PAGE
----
Physical Environment Planning
1) Room size - in relation to the anticipated number of attendees. Avoid
over-crowding, or too large a room for a small audience.
2) Light sources - Brightest light on the presenter where possible,
medium light over the audience, and less light around the screen, or between the
screen and the projector, if possible.
3) Electrical socket outlets – the availability for setting up equipments
and make sure it is functioning.
4) Electrical extension cables – approximately 18 feet/6 meters long or
at least can connect from socket outlets to the equipments.
5) Projector and screen - for the viewing by a larger audience.
6) Projector and computer - Consider simultaneous display. Having a
laptop at the podium so the presenter can see exactly what the audience is
seeing on screen without having to turn his/her head, and at the same time,
retain eye contact with the audience.
7) Microphone, speakers and amplifier - for the presenter in a large
venue. Test the functionality and ensure the person in-charge is qualified to
control the amplifier.
8) Cordless Presenter – enables the presenter to activate slides,
indicate key points in the slide from a distance.
PowerPoint Presentation – A quick guides
(1) Begin the slide
show by pressing the F5 key.
(2) Move to the next slide by pressing the ENTER or by clicking the left
(3) Go back to the previous slide by pressing BACKSPACE, or the left
(4) To end the slideshow before it is complete press ESC key on the
(5) A pen tool is available for drawing on the screen with the mouse. Press
CTRL+P and the pointer will change to a pen that allows you to draw freehand
on the screen using the mouse. Press the E key to erase all pen strokes.
Press CTRL+A to disable the pen feature and revert the pen back to a
(6) If you would like to use the pen to draw on a blank screen during a
presentation, press the B or W keys to turn the screen to
black/white. Press B or W again to return to the presentation when
you are finished drawing.
(7) To hide the pointer and button from the screen press the A key.
(8) Be sure to preview the slide show using a projector if one will be used
during the presentation. Words or graphics that are close to the edge of the
screen may be cut off by the projector.
Delivering PowerPoint Presentation with Credibility
1. Set up your "Authority".
Early on, explain why you have the right to talk to them on the topic by
highlighting relevant elements of your background:
If it's a technical topic
and you were trained as an engineer, say so.
If you've been working in the field for the last 2 years, say so.
If you've studied the subject in depth and interviewed experts, say so.
If you don't have direct but do have parallel experience, say something
like: "when I was working in (this other field), I had considerable experience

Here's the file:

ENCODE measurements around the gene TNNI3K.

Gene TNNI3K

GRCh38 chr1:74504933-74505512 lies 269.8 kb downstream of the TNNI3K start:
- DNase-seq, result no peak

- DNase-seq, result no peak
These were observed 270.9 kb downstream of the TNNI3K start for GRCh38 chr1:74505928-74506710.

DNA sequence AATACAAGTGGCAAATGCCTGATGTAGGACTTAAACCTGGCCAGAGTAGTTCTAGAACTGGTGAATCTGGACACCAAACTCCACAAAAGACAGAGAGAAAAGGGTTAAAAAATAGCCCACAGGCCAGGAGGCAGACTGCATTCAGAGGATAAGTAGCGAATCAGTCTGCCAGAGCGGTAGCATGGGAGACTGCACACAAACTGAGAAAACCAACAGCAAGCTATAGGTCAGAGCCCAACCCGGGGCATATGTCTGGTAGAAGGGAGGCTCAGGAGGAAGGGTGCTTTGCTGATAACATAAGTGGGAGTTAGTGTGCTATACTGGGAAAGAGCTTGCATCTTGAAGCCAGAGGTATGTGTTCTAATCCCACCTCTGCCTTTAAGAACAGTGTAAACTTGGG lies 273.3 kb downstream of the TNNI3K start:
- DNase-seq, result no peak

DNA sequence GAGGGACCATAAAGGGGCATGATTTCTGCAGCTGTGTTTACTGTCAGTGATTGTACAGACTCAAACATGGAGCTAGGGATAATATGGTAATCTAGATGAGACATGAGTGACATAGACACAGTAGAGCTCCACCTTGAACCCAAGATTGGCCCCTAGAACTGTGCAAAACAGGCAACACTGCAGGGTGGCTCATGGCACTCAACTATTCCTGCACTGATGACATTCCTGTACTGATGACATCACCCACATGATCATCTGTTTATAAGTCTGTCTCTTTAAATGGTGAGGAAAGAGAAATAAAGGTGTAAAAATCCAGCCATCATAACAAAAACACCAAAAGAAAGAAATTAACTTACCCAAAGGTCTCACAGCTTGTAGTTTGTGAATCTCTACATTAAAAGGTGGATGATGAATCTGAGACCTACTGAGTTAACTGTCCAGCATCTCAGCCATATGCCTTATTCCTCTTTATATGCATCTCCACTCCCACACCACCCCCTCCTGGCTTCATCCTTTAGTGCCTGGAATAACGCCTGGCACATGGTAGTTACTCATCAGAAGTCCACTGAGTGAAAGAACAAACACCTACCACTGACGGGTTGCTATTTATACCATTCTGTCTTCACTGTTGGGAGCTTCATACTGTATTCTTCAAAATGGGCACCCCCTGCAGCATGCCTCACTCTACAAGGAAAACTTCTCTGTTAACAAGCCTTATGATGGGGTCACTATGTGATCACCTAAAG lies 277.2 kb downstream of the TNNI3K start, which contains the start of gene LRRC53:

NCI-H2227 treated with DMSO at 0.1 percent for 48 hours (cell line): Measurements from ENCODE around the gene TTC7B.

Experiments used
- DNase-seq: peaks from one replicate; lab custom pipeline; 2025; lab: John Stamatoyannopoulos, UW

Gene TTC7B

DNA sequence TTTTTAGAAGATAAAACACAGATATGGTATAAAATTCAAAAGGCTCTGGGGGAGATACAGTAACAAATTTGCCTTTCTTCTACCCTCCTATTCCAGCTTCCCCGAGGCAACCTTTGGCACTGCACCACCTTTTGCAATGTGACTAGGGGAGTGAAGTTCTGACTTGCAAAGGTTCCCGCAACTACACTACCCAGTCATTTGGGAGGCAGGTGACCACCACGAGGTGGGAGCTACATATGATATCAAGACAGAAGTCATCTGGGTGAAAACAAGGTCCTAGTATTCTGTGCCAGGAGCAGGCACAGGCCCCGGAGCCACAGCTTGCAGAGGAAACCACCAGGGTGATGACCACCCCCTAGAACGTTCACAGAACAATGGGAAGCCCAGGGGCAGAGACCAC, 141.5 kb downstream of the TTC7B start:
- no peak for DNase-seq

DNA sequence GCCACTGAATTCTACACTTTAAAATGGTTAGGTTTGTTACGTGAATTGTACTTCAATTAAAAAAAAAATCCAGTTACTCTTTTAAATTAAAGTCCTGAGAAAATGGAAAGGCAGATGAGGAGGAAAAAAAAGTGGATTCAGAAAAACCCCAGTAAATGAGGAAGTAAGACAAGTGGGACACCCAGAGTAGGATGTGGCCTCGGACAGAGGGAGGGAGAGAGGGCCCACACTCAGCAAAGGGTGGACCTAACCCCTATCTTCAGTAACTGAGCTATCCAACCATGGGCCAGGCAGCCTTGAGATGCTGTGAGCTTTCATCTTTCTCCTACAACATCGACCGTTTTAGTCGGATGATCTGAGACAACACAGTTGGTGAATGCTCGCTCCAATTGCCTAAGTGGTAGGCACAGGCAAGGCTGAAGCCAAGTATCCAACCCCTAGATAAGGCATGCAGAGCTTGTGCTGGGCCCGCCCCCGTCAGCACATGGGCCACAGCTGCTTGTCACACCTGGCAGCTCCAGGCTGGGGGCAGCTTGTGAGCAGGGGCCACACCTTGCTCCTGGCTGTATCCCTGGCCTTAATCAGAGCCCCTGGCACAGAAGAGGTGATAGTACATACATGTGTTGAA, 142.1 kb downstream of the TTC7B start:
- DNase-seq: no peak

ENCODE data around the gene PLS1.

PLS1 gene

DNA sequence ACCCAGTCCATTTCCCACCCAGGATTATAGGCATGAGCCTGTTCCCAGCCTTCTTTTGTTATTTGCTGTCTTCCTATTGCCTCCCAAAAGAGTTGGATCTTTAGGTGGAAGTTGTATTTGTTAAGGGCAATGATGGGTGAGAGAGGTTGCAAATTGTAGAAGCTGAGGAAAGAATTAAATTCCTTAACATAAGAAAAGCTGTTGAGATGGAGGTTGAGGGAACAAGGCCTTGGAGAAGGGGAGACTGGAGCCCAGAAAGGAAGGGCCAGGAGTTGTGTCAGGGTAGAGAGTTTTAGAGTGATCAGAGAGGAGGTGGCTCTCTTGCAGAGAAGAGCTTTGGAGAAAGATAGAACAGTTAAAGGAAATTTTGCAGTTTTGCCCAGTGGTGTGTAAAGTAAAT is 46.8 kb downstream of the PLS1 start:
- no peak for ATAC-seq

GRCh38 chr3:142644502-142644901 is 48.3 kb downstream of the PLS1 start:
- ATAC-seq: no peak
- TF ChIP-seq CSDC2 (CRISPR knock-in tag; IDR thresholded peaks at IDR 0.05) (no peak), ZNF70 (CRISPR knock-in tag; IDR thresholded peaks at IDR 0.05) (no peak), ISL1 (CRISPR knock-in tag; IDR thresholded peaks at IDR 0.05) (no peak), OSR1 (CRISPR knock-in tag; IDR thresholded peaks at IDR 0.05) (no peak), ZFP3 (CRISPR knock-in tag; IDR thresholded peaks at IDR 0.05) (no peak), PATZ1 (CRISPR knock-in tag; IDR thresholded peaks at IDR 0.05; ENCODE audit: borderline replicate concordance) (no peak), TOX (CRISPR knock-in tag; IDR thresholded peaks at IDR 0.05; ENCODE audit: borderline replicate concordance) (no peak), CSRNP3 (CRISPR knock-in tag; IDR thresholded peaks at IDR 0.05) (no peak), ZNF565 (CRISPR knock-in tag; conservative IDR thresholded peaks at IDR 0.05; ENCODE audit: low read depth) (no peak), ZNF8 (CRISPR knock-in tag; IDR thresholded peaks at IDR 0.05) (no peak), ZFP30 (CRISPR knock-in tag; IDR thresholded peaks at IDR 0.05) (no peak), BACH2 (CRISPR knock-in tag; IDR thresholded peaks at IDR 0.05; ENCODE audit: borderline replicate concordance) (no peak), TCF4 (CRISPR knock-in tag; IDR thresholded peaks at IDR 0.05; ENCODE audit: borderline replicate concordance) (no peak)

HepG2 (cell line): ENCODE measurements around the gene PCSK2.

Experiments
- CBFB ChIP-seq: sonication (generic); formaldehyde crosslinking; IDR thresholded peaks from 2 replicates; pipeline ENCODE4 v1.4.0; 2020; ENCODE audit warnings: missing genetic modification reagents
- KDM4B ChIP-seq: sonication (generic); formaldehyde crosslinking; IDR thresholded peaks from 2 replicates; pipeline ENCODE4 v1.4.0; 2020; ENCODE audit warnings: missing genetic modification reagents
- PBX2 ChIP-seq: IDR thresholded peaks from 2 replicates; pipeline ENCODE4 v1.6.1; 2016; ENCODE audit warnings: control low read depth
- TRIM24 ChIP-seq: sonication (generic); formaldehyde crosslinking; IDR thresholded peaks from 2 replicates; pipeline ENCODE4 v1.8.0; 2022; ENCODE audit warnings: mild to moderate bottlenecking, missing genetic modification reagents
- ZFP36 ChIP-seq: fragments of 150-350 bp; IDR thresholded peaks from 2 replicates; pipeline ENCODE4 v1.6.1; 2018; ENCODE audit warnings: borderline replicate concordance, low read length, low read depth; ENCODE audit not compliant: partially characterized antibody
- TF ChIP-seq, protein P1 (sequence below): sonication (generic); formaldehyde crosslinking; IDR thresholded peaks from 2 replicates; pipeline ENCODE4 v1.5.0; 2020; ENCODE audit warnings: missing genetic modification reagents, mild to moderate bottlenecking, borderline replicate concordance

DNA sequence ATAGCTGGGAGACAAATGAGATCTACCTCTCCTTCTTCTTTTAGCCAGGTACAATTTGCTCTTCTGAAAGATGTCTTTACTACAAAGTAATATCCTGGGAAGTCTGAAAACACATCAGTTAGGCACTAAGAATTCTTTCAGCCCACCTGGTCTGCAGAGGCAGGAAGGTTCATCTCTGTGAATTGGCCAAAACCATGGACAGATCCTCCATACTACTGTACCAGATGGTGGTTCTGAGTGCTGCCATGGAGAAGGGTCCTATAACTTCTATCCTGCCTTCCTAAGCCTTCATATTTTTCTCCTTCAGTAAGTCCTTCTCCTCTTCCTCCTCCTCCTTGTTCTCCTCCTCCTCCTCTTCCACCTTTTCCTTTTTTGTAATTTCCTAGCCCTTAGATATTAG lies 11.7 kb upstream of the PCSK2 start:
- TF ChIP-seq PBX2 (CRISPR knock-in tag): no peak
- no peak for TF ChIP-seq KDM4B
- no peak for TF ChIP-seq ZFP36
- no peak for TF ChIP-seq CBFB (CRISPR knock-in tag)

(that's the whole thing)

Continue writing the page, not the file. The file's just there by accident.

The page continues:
in (the topic) that I believe applies here..."
2. Demonstrate Understanding.
Prove that you know what you're talking about by:
Quickly recapping the preparation you've done for the session.
Using the audience's language. Learn and use the terms your audience knows
to facilitate understanding and demonstrate that you took time to prepare. Be
careful with acronyms and jargon.
Acknowledge that there may be people in the room that know more than you do
about some aspects of the matter at hand, but that your study gives you a good
grasp of what needs to be done.
3. Establish Facts.
Identify the source of the information you are using such as:
"the sales report for the month just ended shows..."
"the data from the field test conducted in XXX last month indicates..."
"the recent research survey of XXX customers in the Southwest concludes..."
clearly identify the origin of data used in charts and graphs.
4. Tell the truth.
Your audience will never really trust you if they catch you in a lie. Avoid the
temptation to pretend to know the answer to a question and fake it. It's better
say "I don't know" and find the answer from the group or commit to research the
issue after the session.
5. Be yourself.
Trying to be someone you're not is almost as bad as telling a lie. It's also a
lot more work. You can, however, take up a temporary role to illustrate your
understanding of the views of others by using introductory phrases such as:
"If I was the parent of a teenage girl, I might be thinking...."
If we were walking in the shoes of the customer, we might..."
6. Doing what you say you will do.
If you say you're starting at 9:00 a.m. then start at 9:00 a.m.
If you promise frequent breaks, allow for frequent breaks.
If you say you're going to take all questions, do so.
7. Speak with conviction and enthusiasm.
Say it like you mean it, and your audience will believe in your words. If you
sound tentative, people will book you as "squishy" and question your commitment
on the matter. Eye contact is extremely important.
Establishing solid credibility improves your chances of success in several ways:
It works to solve two key tensions (Audience vs. Presenter and Audience vs.
It allows the group to listen to what you have to say without having to
spend time wondering who you are or where you got your information
It sets a "trust" level that will allow people to seriously consider and
then act on your recommendations
It builds your reputation for future presentations!